Roses in bloom for elated Walsh
Katie Walsh became only the third female jockey in history to claim the BoyleSports Irish Grand National as she guided Thunder And Roses to an emotional victory at Fairyhouse.
It is 31 years since Ann Ferris struck gold aboard Bentom Boy, while Nina Carberry also enjoyed National glory aboard Organisedconfusion in 2011.
Thunder And Roses was a 20-1 shot for the Easter Monday highlight for Sandra Hughes, who took over the training licence following the death of her father, Dessie, who trained Timbera to win the 2003 Irish Grand National, in November.
The seven-year-old was part of a wave of three runners for leading owners Gigginstown House Stud disputing the lead at the top of the home straight.
Thunder And Roses, Rule The World and Band Of Blood jumped the final fence virtually as one, but it was the former who picked up best, galloping all the way to the line to secure a four-and-a-quarter-length victory.
Rule The World held onto the runner-up spot from Sizing Coal, with Band Of Blood weakening on the run-in for fourth spot.
In a dramatic race, five horses came to grief at the first fence and only nine of the 28 runners completed the course.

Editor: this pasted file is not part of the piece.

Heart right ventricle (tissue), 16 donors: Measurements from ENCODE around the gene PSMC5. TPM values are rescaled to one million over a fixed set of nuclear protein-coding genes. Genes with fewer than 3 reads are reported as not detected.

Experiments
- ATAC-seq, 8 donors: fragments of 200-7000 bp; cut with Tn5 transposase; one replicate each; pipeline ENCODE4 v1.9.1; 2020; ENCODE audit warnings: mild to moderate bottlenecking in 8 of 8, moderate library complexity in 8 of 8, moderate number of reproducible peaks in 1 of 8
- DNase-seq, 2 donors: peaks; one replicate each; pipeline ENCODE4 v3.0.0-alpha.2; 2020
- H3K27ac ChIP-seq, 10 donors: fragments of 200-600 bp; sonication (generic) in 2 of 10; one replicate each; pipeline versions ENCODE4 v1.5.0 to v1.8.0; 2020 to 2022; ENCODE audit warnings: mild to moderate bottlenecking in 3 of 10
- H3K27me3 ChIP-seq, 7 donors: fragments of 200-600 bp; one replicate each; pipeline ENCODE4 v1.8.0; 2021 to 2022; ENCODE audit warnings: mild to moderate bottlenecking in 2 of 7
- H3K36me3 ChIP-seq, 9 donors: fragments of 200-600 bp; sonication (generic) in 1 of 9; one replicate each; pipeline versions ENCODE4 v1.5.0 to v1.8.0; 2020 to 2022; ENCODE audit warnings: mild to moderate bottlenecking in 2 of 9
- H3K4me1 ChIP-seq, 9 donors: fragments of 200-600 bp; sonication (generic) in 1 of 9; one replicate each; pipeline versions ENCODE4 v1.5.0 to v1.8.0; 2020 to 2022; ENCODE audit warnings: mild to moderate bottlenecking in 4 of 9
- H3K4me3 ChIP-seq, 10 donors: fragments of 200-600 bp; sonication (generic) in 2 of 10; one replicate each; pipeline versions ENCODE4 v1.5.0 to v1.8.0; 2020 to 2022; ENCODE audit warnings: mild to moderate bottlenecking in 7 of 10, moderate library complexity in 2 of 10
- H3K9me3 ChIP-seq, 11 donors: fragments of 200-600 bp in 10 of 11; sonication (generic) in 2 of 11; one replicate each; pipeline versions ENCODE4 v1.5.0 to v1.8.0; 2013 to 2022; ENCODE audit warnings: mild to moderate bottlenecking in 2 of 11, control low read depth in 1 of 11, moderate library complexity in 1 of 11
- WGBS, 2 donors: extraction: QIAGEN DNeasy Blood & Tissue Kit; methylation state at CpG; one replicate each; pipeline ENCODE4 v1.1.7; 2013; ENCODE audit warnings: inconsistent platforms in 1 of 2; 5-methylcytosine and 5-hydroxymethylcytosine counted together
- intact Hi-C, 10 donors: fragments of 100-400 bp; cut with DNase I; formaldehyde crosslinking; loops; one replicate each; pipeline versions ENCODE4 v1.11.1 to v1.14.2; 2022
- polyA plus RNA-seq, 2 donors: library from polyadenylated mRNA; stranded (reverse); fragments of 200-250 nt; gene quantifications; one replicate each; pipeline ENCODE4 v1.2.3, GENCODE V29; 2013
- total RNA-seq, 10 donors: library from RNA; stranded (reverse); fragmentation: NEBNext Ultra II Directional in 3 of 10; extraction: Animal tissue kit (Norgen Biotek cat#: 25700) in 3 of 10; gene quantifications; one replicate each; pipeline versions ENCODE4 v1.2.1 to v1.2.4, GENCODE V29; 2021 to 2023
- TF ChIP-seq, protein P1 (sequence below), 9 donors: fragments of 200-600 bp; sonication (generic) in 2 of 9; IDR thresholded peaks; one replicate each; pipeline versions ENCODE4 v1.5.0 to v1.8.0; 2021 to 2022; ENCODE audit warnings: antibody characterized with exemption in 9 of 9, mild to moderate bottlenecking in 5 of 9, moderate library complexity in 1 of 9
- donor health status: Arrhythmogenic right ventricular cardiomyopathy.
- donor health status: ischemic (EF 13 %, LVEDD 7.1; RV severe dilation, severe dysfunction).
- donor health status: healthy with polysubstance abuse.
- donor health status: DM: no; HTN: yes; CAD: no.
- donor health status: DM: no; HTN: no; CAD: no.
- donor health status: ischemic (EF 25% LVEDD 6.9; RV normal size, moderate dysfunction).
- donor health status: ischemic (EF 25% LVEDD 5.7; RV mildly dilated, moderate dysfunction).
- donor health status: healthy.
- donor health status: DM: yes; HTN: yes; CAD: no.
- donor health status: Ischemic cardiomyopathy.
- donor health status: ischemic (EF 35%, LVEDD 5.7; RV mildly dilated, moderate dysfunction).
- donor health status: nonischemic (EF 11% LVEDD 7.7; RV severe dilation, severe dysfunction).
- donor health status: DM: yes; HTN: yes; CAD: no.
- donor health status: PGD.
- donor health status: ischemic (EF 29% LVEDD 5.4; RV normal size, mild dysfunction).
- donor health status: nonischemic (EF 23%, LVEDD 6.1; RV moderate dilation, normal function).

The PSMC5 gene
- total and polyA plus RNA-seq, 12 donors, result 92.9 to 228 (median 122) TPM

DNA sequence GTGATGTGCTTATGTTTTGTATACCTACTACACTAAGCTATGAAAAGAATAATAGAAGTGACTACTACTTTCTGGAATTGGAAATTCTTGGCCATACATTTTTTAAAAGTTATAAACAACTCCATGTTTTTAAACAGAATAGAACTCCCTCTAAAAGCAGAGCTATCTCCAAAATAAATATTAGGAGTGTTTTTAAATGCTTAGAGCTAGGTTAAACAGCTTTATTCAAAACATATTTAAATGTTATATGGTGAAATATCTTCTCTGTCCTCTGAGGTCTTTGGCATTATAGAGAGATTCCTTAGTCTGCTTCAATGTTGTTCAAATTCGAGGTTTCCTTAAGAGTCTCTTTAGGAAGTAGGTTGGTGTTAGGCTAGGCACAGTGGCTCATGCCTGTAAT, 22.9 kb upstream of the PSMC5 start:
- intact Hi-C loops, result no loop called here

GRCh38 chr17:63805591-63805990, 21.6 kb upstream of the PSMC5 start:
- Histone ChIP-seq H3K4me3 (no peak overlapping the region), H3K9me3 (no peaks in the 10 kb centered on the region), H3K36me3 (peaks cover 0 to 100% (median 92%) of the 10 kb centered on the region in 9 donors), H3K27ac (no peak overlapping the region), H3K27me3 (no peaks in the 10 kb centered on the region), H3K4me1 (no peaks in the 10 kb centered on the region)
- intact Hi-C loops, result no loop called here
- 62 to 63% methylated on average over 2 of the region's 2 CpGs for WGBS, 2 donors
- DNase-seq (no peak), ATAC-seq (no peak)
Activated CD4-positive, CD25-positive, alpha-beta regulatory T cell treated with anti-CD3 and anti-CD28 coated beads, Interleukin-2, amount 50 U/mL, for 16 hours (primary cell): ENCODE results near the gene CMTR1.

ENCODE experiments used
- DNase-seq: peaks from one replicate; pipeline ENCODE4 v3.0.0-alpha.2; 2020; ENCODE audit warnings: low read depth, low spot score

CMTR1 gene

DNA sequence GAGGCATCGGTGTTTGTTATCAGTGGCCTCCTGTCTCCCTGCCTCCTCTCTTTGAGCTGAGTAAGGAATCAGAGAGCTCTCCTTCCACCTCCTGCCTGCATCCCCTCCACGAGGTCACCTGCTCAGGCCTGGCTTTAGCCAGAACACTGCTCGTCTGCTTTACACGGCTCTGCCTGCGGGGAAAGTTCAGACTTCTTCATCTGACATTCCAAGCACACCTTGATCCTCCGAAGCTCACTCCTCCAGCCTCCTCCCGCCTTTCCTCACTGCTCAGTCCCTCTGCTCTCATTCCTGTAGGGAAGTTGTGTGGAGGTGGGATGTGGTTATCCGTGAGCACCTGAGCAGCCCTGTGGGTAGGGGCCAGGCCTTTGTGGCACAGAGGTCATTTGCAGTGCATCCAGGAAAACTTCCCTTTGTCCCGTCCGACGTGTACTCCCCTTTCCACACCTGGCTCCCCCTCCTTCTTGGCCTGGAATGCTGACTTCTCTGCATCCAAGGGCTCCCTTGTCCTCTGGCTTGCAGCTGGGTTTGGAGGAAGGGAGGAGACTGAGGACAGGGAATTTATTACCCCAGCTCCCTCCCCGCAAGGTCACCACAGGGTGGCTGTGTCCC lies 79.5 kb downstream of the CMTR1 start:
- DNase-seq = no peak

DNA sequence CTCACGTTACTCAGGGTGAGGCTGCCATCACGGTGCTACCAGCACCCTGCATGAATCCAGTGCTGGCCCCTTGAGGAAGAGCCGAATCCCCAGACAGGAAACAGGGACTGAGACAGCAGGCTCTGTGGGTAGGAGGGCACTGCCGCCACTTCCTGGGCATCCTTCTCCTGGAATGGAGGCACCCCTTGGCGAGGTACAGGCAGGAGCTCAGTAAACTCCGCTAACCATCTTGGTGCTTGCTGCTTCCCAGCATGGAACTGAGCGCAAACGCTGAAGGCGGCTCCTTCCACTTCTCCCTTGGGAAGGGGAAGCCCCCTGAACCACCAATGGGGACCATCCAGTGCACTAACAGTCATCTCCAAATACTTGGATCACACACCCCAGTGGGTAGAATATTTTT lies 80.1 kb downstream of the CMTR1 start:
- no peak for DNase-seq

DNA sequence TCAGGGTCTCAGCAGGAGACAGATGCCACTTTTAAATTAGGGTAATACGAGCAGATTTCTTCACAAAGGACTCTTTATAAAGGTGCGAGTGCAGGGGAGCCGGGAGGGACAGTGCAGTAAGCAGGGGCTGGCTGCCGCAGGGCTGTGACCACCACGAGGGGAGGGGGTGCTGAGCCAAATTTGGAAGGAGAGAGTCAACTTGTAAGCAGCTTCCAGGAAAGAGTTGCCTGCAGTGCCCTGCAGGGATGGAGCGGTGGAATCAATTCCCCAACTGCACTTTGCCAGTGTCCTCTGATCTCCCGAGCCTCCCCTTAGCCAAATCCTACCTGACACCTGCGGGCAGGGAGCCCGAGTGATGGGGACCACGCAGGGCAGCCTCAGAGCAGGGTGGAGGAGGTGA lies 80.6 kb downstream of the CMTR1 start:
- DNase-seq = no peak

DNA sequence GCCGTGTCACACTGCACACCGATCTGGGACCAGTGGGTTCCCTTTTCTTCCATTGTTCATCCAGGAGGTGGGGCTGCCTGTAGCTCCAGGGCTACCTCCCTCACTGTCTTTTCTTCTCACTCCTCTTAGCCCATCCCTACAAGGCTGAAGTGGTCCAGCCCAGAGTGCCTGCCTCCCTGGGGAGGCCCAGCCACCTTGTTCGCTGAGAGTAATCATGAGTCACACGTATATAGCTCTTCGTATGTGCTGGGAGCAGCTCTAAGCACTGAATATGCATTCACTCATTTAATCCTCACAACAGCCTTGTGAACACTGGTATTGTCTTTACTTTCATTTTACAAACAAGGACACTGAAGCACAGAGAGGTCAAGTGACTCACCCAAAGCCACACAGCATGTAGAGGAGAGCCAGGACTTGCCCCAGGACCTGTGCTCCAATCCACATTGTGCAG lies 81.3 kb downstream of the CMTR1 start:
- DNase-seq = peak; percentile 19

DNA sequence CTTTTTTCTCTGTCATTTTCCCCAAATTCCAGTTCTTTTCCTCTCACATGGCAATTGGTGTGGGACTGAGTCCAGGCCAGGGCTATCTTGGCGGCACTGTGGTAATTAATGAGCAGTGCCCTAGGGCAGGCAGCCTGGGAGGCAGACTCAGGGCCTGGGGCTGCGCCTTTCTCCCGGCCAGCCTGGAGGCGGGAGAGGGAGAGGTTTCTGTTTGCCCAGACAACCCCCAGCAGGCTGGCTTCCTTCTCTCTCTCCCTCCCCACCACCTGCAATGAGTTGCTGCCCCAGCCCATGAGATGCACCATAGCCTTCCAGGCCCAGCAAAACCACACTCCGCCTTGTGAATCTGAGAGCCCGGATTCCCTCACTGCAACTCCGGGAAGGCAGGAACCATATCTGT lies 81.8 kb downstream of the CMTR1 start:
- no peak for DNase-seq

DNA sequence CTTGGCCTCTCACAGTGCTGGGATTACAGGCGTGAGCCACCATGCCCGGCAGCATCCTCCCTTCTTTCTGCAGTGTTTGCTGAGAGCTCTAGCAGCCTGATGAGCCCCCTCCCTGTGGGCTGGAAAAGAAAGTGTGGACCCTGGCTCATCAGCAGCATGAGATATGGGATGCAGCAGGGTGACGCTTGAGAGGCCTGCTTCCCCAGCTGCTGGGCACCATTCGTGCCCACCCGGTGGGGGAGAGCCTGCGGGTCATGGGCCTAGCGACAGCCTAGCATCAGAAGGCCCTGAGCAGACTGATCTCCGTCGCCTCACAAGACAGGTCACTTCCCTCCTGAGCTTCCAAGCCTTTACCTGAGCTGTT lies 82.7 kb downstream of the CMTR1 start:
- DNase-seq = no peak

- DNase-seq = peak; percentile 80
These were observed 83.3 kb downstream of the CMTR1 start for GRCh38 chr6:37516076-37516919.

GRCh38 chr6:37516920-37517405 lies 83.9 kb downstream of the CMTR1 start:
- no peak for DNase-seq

Walsh, sister of legendary jockey Ruby and daughter of trainer Ted, said: "This is absolutely class.
"I've had some fantastic days, but this is an Irish National.
"It's great for women in racing."
Hughes said: "Katie was absolutely fantastic, she just suited him to a tee.
"She was brilliant and he (Thunder And Roses) was brilliant.
"Someone above was helping us out. Dad always loved this race and to do it for him is wonderful. Dad was with us all the way."
Tony McCoy, riding in his final Irish Grand National before retirement, finished sixth aboard the Paul Webber-trained Cantlow.
"The horse ran well but the ground was a little bit tacky for him," said McCoy.
"I thought he had a little chance turning in, but the ground got the better of him.
"It was great for Sandra Hughes and Katie Walsh - brilliant."